We can only experience the fullness of joy when the object of our giving, and the impetus for our giving, is Him.

By denying ourselves, by giving to others, we get the first level of joy and freedom. Only by taking up our cross and giving up everything for Him do we begin to come close to experiencing the fullness of who He is. Matthew 16:25 “Whoever loses their life for my sake will find it”. The Trinity chose loss. That perfect love amongst Father, Son and Holy Spirit was temporarily broken when the Son took on the sin of the world in death. The triune God gave up everything for love of us.

Good parents give up themselves for their children. The Perfect Parent gave up Himself by giving up His child.

Grief is the price of love. The more we give in love, the more we grieve when love on this earth is lost. And the more we grieve when love on this earth is lost, the more our hearts become open to the Source of love. And, when we find the Source of love, we realize that the very things we thought we lost have been redeemed and fulfilled.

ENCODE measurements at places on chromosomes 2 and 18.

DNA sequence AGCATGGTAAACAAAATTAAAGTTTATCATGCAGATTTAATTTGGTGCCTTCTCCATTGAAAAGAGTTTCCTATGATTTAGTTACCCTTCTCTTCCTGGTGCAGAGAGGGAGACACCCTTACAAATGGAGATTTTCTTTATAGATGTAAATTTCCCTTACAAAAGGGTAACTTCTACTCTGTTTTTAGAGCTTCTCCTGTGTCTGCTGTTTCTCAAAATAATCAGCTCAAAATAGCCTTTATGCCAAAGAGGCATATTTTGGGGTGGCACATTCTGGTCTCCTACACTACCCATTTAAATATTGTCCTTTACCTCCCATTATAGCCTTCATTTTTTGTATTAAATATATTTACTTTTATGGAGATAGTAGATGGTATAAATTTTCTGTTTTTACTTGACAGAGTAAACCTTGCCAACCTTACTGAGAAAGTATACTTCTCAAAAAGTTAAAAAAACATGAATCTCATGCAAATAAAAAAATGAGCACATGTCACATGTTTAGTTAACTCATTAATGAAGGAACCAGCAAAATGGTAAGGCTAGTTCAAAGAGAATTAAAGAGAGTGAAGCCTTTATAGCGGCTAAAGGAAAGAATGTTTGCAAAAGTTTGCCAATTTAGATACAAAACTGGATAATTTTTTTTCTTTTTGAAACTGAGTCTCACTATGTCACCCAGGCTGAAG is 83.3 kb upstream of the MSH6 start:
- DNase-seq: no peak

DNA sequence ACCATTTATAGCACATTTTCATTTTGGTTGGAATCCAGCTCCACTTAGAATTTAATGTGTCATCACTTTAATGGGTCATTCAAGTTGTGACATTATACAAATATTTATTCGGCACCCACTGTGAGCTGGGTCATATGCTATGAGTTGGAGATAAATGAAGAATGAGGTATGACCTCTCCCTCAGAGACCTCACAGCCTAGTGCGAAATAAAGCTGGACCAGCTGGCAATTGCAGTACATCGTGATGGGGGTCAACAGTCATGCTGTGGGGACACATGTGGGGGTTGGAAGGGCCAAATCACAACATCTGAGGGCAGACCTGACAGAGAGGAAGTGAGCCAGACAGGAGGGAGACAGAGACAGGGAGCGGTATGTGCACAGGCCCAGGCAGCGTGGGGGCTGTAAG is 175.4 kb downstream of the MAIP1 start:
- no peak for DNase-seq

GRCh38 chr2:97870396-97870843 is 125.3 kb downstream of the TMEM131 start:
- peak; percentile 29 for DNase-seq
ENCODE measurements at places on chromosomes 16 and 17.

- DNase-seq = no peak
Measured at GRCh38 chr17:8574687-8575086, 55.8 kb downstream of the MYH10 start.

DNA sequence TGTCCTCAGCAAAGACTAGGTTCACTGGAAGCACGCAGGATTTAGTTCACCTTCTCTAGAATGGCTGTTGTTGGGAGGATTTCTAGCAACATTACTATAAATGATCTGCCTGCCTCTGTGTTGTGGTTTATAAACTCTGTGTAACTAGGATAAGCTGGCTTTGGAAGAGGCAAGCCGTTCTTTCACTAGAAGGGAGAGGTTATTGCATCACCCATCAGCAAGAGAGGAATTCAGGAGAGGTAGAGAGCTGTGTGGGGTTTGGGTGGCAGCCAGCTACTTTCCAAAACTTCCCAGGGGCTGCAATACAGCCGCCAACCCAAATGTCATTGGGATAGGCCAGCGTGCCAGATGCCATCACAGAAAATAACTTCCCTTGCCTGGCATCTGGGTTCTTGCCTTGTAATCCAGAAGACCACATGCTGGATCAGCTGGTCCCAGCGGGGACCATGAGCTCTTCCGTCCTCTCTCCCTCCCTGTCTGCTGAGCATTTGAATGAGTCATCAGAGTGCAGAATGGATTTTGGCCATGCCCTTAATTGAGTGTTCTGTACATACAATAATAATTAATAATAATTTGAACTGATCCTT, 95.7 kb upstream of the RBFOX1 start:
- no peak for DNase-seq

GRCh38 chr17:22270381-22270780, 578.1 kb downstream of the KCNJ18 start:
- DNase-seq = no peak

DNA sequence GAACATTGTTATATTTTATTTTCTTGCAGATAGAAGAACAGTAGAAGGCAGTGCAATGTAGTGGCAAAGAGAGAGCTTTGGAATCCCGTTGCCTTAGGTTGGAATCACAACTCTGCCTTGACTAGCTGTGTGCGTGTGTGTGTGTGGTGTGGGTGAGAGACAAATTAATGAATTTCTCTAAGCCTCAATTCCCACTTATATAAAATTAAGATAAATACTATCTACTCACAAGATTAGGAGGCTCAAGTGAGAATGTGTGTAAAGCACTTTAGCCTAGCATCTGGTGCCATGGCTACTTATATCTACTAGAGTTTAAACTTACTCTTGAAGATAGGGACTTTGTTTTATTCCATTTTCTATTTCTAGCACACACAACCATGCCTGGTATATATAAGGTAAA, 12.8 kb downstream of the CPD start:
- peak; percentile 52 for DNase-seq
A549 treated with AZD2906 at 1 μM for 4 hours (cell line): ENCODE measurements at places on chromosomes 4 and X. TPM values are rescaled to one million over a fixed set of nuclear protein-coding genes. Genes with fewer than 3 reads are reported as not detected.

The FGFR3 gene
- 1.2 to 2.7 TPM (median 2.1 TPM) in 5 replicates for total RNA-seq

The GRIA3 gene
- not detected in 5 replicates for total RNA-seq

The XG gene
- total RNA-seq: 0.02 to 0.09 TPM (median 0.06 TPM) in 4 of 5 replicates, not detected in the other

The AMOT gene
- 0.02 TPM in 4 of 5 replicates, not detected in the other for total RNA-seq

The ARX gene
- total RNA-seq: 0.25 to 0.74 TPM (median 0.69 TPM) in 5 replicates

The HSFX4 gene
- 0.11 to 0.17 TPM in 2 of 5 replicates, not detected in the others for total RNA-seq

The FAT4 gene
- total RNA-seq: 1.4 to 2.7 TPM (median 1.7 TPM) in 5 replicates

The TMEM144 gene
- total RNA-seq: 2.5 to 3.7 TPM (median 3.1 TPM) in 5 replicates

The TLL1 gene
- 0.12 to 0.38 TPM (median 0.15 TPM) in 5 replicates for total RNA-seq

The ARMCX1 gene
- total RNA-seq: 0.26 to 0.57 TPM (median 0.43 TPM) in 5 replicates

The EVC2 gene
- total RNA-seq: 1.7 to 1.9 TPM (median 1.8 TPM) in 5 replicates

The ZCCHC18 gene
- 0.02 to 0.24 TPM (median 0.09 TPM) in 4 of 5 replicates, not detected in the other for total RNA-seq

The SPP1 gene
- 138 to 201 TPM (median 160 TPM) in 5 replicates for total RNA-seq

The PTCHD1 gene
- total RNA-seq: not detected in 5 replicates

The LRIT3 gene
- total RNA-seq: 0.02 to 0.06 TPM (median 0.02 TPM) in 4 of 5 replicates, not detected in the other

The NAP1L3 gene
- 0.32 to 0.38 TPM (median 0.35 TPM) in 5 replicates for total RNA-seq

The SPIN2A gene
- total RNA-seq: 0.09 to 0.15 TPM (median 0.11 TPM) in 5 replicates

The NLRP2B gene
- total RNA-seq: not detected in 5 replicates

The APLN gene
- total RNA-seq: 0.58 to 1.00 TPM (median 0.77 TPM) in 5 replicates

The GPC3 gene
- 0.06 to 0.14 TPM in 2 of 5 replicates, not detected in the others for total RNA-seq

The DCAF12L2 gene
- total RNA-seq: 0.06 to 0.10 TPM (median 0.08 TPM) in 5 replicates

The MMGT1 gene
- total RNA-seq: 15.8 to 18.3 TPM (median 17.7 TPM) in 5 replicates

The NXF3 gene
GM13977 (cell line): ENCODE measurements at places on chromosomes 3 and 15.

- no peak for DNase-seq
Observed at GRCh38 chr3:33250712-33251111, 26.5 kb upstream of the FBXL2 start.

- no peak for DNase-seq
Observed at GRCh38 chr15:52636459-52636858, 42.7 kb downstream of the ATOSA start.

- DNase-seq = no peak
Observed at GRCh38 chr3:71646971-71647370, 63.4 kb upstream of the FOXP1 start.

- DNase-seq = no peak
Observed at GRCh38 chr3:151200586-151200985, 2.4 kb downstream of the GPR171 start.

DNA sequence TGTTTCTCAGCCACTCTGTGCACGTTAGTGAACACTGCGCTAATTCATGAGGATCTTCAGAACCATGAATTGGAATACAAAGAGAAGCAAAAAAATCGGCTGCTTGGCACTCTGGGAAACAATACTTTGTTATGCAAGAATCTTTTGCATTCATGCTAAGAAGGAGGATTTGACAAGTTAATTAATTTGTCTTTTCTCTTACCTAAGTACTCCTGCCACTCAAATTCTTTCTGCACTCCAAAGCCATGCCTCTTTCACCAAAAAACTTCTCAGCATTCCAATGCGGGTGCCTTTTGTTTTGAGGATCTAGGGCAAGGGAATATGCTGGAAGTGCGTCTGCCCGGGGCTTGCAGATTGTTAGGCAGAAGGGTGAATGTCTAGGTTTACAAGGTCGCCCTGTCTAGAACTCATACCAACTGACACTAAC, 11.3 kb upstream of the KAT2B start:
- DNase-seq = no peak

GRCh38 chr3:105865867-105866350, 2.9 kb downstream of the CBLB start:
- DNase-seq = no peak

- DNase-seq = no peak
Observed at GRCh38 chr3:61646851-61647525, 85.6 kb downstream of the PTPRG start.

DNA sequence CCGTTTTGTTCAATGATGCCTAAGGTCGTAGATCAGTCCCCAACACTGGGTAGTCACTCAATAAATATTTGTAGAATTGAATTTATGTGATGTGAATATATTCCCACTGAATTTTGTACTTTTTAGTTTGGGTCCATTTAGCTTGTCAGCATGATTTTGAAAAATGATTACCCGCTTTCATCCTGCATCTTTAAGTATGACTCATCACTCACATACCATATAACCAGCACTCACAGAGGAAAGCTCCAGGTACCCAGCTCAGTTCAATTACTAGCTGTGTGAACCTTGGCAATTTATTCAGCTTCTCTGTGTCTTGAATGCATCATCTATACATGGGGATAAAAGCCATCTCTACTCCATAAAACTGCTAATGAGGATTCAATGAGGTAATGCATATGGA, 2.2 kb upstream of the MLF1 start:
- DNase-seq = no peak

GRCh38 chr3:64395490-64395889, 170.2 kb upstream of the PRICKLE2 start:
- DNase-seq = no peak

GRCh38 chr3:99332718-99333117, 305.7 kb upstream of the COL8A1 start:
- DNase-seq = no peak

In grieving, we feel love most fully. In loss, we give most completely. It is those very things that put us in the position to experience the Source of love and life, rather than merely its reflection.

A New Label

This Mother’s Day, I don’t have my son. And I grieve for him. But, if I could do it all over again, knowing that he would die, would I?


And that’s because The Lord has given me more than he has taken away.